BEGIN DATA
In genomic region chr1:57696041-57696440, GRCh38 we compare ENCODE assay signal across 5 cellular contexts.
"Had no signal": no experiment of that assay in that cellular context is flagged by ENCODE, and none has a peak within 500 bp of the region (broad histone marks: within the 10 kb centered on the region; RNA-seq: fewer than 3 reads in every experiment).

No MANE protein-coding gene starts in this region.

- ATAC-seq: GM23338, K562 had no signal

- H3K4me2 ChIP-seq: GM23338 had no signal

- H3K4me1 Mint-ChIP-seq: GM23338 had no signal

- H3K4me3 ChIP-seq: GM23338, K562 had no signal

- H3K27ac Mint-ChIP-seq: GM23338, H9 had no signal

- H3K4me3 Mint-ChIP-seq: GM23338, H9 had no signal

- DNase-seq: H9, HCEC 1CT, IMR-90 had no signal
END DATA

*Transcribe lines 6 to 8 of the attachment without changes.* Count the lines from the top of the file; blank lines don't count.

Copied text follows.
- H3K4me1 Mint-ChIP-seq: GM23338 had no signal

- H3K4me3 ChIP-seq: GM23338, K562 had no signal

- H3K27ac Mint-ChIP-seq: GM23338, H9 had no signal